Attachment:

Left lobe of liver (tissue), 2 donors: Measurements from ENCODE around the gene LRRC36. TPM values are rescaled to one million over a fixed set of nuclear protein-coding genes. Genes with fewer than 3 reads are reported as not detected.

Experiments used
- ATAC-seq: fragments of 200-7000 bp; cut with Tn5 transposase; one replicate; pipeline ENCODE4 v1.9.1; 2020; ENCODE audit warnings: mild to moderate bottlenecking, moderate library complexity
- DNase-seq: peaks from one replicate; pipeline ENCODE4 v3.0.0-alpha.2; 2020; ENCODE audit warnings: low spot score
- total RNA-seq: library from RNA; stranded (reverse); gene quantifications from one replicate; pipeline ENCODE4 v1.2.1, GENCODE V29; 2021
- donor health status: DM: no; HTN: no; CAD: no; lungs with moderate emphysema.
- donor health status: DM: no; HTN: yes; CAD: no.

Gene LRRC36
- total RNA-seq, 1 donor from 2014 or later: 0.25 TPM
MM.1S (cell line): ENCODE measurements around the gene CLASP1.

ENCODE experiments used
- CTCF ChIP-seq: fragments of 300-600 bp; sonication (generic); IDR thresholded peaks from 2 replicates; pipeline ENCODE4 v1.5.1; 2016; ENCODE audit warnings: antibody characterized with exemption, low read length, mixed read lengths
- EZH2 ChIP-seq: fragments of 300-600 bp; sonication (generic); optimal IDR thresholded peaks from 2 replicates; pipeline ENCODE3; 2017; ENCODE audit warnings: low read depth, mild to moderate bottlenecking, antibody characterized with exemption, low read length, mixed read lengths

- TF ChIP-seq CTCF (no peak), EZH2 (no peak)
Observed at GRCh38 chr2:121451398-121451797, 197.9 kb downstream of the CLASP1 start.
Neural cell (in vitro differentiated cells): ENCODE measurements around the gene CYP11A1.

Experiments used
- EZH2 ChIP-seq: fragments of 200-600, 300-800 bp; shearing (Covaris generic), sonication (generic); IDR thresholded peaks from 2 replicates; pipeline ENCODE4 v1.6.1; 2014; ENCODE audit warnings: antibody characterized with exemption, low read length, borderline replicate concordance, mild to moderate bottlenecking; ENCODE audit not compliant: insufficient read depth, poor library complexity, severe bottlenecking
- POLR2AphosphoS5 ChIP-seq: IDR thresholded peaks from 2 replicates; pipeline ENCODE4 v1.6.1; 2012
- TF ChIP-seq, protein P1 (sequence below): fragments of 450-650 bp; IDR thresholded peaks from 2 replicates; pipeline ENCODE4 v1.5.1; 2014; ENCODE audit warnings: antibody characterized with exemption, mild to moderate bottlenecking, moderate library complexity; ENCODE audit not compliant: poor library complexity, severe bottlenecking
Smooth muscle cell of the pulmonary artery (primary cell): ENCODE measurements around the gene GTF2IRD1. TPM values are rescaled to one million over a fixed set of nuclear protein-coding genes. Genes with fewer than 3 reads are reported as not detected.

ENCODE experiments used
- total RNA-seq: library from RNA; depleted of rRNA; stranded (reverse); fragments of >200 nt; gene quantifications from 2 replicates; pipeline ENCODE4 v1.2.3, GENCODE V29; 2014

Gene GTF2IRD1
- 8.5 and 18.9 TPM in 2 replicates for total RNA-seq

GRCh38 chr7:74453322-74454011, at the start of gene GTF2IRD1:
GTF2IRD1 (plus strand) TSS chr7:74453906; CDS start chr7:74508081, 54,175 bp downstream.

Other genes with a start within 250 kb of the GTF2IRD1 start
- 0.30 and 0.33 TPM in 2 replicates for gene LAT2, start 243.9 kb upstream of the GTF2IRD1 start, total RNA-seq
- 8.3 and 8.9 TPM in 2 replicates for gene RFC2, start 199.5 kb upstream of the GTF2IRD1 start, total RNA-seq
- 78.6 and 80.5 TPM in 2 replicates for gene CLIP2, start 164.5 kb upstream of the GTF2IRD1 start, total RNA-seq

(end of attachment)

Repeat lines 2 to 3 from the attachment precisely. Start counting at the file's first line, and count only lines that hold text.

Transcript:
Experiments used
- ATAC-seq: fragments of 200-7000 bp; cut with Tn5 transposase; one replicate; pipeline ENCODE4 v1.9.1; 2020; ENCODE audit warnings: mild to moderate bottlenecking, moderate library complexity